Ticket price caps are the affordable gig stance we all need right now

Tom Grennan

Labour might finally be doing alright in the polls — just by largely keeping quiet for a week — but I firmly believe they’d be 50 points ahead with Paul Heaton as their leader. The guy who dug deep to support the staff of Q magazine when it folded and put money behind the bar at 60 random pubs across the country for his birthday has now announced that he and Jacqui Abbott are capping the price of tickets for their forthcoming arena tour at £30. That’s roughly — as online commenters have pointed out — one tenth of the top ticket price for Depeche Mode’s June 2023 gig at Twickenham Stadium.

It’s worth remembering that stadium shows, and the crew, staging, security and so forth that it takes to put them on, cost significantly more than ready-made gig venues. Furthermore, Paul Heaton and Jacqui Abbott’s gigs aren’t renowned for their metropolis-sized stage sets, flying drumkits and flame-throwing guitars, nor for recreating their faces in synchronised drone displays for the encore — so perhaps it’s not the fairest comparison. But let’s also remember that £30 is a good tenner less than you’d have paid to watch Ian Brown, minus a band, gargle along to a backing track last month, flatter than Britain’s economic prospects.

“It’s really important through the coming months and possibly years that we tell the fans that we’re getting paid enough and we want to keep it low for you,” Heaton told BBC Breakfast last week. “I’m very much against greed within the industry because I feel as though there is quite a lot [of it]. We’re trying to just battle and say, ‘Look we’ll do it as low as we can, and set a bit of an example.’”

And rock’s very own Martin Lewis is not alone. Heaton has praised Tom Grennan’s efforts to keep ticket prices for his 2023 arena tour as low as possible, dismissing “all VIP and platinum ticket options as it’s just bollox [sic] in the middle of a cost of living crisis”. With said crisis and Liz Truss’s debt dambuster of a mini-budget looking to decimate music fans’ disposable income faster than a house sale chain can collapse, other acts are taking alternative action.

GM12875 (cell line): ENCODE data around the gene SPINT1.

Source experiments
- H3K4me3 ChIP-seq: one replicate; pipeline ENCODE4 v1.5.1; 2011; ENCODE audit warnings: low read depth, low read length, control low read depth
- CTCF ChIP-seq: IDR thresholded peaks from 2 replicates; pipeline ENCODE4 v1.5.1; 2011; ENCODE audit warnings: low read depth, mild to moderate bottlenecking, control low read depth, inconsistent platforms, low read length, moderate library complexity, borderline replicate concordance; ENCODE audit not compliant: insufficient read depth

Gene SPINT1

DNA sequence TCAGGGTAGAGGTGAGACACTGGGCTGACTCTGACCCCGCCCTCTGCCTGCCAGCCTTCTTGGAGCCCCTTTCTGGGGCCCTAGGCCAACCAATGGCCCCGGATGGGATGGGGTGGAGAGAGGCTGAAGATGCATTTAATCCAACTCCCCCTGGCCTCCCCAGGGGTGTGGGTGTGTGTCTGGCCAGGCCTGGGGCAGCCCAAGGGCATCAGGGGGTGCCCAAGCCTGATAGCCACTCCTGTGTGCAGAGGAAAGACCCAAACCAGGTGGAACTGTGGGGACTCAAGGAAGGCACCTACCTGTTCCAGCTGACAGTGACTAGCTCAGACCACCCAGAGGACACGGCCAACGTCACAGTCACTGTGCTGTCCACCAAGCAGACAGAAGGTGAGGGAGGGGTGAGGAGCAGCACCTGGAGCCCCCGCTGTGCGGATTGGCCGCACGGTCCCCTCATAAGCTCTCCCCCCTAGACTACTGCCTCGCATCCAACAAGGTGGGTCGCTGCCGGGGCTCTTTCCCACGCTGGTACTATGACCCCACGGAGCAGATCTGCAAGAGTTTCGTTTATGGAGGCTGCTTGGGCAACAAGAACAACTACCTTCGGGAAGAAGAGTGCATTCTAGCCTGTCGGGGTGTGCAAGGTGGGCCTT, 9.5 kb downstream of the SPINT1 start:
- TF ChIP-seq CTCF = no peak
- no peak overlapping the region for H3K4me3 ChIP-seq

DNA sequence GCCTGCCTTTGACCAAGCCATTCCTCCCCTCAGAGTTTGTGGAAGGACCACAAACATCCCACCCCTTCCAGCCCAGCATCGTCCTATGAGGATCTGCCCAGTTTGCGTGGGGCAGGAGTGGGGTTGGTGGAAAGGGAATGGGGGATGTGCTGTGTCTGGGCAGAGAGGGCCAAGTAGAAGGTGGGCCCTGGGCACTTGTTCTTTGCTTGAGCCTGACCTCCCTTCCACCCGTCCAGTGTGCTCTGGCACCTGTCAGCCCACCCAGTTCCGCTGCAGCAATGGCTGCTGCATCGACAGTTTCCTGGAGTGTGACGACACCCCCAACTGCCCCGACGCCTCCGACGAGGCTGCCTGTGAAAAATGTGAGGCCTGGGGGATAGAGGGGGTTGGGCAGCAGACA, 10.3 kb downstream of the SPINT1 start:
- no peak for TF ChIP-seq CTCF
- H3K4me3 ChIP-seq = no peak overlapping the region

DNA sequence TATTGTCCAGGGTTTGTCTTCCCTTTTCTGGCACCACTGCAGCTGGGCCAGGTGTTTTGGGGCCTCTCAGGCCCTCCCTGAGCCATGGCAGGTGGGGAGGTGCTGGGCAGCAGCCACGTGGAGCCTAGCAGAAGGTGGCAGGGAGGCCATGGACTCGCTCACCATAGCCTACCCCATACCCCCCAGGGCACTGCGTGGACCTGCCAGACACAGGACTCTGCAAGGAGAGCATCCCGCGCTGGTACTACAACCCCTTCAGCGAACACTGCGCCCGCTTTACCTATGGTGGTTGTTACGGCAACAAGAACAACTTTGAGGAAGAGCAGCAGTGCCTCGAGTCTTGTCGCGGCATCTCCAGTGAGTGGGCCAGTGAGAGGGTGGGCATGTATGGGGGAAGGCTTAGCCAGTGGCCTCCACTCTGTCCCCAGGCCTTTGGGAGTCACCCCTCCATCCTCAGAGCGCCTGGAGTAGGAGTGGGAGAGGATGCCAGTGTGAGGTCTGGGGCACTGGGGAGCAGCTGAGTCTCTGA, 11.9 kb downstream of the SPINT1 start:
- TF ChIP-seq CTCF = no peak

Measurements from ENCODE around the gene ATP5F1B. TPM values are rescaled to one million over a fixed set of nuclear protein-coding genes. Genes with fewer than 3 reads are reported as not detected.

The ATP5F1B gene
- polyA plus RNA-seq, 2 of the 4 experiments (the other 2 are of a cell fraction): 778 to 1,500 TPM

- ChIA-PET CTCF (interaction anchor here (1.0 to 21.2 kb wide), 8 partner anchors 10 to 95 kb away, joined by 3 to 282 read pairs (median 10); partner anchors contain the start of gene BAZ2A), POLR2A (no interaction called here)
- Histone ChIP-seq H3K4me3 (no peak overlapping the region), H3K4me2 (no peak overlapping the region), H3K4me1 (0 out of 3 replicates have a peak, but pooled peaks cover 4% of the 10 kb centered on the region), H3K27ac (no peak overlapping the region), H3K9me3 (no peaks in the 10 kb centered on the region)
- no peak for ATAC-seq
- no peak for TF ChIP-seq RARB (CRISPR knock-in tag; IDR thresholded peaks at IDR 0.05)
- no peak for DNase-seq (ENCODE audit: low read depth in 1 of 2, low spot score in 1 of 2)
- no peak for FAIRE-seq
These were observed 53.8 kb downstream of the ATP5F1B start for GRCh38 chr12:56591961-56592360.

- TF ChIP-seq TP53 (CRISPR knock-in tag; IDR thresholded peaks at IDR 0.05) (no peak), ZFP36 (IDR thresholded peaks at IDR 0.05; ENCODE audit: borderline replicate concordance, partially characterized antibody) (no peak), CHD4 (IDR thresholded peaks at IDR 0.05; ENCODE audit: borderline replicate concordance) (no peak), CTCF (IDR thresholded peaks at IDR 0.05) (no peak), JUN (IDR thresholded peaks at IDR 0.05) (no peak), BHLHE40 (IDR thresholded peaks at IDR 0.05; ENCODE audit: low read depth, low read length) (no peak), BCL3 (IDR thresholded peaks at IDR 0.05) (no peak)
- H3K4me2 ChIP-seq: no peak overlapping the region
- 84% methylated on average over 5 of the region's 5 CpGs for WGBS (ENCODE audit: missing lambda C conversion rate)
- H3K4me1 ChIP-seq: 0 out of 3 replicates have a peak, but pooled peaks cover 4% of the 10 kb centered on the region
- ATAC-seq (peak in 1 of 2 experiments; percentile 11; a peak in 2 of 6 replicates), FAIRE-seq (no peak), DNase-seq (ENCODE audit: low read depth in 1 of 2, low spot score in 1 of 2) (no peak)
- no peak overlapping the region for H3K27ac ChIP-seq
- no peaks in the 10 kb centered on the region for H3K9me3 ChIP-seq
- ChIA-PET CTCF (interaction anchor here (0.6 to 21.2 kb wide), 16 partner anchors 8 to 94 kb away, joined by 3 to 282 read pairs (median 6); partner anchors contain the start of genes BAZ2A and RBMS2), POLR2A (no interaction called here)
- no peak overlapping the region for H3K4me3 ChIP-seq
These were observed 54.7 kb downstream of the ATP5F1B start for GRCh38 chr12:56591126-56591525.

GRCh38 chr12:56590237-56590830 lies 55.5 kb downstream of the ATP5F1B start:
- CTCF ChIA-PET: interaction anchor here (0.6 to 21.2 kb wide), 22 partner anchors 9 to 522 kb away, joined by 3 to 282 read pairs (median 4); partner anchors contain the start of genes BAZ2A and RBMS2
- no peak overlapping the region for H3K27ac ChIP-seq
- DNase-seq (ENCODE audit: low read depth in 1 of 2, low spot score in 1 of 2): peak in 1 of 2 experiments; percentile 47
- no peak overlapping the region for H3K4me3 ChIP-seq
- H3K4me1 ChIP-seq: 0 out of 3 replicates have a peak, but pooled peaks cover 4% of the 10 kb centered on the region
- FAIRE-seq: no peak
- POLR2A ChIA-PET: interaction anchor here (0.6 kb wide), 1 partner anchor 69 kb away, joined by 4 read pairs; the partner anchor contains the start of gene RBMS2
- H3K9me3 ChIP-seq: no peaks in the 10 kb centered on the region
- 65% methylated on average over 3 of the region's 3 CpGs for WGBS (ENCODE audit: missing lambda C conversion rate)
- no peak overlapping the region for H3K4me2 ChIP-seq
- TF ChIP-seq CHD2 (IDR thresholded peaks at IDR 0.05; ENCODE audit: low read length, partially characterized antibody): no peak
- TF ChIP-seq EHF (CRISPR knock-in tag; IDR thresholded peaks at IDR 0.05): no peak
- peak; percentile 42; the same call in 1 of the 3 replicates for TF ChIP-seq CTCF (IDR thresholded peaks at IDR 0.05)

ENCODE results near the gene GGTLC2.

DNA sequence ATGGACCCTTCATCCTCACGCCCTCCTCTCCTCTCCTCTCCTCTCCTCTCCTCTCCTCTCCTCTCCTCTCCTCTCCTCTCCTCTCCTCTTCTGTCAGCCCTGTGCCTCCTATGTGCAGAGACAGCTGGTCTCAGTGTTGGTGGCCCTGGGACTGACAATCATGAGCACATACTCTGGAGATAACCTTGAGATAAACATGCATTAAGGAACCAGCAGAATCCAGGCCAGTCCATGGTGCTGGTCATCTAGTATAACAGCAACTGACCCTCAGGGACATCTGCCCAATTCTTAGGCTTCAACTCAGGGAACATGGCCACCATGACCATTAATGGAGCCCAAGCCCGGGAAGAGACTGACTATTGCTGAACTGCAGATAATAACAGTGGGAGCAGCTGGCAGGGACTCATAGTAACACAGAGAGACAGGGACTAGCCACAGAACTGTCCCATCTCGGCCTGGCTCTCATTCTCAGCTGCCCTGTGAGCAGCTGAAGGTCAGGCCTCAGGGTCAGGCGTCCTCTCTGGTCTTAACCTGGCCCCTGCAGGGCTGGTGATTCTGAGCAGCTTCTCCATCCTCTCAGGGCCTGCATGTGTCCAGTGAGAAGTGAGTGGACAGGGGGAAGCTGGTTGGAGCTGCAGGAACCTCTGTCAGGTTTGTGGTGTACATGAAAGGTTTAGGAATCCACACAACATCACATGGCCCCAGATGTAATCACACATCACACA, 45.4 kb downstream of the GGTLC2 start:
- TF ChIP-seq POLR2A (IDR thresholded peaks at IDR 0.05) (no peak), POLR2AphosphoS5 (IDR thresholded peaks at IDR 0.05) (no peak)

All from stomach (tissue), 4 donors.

Rina Sawayama has announced that she’s partnering with the Trussell Trust food bank charity for her forthcoming tour, while The Big Moon cut back on their merch prices recently by selling it in a pub near the venue so that the house – the O2 Forum Kentish Town specifically – didn’t take a chunky cut.

Acts such as Bruce Springsteen, Greta Van Fleet and Foo Fighters have taken to various methods of verification to stop scalpers upselling tickets on secondary sites, while both Billy Joel and, er, Kid Rock don’t sell tickets for the front two rows of their shows in a bid to counter the touts. Rather than play to a front row full of bored old rich guys and their enthusiastic trophy girlfriends, Joel sends his crew out to bring people from the back of the room to the front row instead. Instant euphoria.

Billy Joel
Billy Joel (Picture: Press)

You really have to salute the acts who are prepared to make stands like this. The cost of living and rocketing inflation is hitting musicians too, with touring costs up 40 per cent and the VAT cut for hospitality, which kept the sector afloat post-COVID, now reversed. What with Brexit red tape, visa and cabotage issues, soaring fuel prices and uncertainty among gig-goers, tours that were once knife-edge loss-makers are now threatening to be sledgehammer career-enders. They’ve also got the malevolent machinations of the ticketing industry itself to contend with, with its ‘dynamic pricing’ rip-offs raising prices for more in-demand shows and its surreptitious syphoning of tickets straight to their own self-scalping secondary sites. That’s the real “industry greed” Heaton was talking about – it’s built as deeply into the system as Alexa’s Alert The CIA setting.

The best artists, though, realise that the relationship they’ve built with their fans is sacred and fragile, and needs to be based less on exploitation and more on understanding. Understanding that their fans are people with struggles coming to them to forget about their problems for 90 minutes, not alcoholic wallets with lights on their phones.

Heaton’s attitude that “we’re getting paid enough” is key at this difficult juncture, for everyone. Taking a comfortable wage from a huge tour – rather than a look-ma-I-shorted-the-pound-sized bonus – in order to keep ticket prices affordable is simply the decent thing to do in such turbulent times, and will help keep your audience thankful and enthusiastic rather than bitter and entitled. Let’s follow Heaton’s lead, then, and make every show a Happy Hour.

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